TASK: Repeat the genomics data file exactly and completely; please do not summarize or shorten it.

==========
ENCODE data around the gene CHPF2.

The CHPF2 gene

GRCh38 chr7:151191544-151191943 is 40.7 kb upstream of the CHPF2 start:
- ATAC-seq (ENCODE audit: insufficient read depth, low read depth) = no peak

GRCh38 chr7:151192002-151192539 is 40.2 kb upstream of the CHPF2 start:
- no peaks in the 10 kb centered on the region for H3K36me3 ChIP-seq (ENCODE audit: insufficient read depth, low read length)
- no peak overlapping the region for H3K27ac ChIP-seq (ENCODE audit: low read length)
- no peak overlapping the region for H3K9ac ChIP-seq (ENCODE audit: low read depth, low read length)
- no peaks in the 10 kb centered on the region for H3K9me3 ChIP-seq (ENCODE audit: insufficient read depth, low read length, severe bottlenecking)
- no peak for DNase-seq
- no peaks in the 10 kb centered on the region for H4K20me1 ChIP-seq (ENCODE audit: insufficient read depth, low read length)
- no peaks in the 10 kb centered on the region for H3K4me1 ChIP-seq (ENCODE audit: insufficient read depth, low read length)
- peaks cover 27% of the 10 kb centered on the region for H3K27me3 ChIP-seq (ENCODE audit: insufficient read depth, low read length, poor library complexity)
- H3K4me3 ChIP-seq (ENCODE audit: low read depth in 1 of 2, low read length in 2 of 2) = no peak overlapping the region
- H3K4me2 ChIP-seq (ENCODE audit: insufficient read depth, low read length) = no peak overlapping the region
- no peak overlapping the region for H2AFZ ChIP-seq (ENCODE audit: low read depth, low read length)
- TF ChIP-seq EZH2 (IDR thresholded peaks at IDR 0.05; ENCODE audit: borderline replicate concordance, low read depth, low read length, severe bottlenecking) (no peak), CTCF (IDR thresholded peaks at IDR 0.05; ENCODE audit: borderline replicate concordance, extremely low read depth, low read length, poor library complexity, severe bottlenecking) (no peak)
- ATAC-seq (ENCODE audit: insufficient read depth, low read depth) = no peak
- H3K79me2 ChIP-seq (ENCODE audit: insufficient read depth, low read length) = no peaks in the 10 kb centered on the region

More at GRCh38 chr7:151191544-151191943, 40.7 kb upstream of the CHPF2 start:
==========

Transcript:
ENCODE data around the gene CHPF2.

The CHPF2 gene

GRCh38 chr7:151191544-151191943 is 40.7 kb upstream of the CHPF2 start:
- ATAC-seq (ENCODE audit: insufficient read depth, low read depth) = no peak

GRCh38 chr7:151192002-151192539 is 40.2 kb upstream of the CHPF2 start:
- no peaks in the 10 kb centered on the region for H3K36me3 ChIP-seq (ENCODE audit: insufficient read depth, low read length)
- no peak overlapping the region for H3K27ac ChIP-seq (ENCODE audit: low read length)
- no peak overlapping the region for H3K9ac ChIP-seq (ENCODE audit: low read depth, low read length)
- no peaks in the 10 kb centered on the region for H3K9me3 ChIP-seq (ENCODE audit: insufficient read depth, low read length, severe bottlenecking)
- no peak for DNase-seq
- no peaks in the 10 kb centered on the region for H4K20me1 ChIP-seq (ENCODE audit: insufficient read depth, low read length)
- no peaks in the 10 kb centered on the region for H3K4me1 ChIP-seq (ENCODE audit: insufficient read depth, low read length)
- peaks cover 27% of the 10 kb centered on the region for H3K27me3 ChIP-seq (ENCODE audit: insufficient read depth, low read length, poor library complexity)
- H3K4me3 ChIP-seq (ENCODE audit: low read depth in 1 of 2, low read length in 2 of 2) = no peak overlapping the region
- H3K4me2 ChIP-seq (ENCODE audit: insufficient read depth, low read length) = no peak overlapping the region
- no peak overlapping the region for H2AFZ ChIP-seq (ENCODE audit: low read depth, low read length)
- TF ChIP-seq EZH2 (IDR thresholded peaks at IDR 0.05; ENCODE audit: borderline replicate concordance, low read depth, low read length, severe bottlenecking) (no peak), CTCF (IDR thresholded peaks at IDR 0.05; ENCODE audit: borderline replicate concordance, extremely low read depth, low read length, poor library complexity, severe bottlenecking) (no peak)
- ATAC-seq (ENCODE audit: insufficient read depth, low read depth) = no peak
- H3K79me2 ChIP-seq (ENCODE audit: insufficient read depth, low read length) = no peaks in the 10 kb centered on the region

More at GRCh38 chr7:151191544-151191943, 40.7 kb upstream of the CHPF2 start: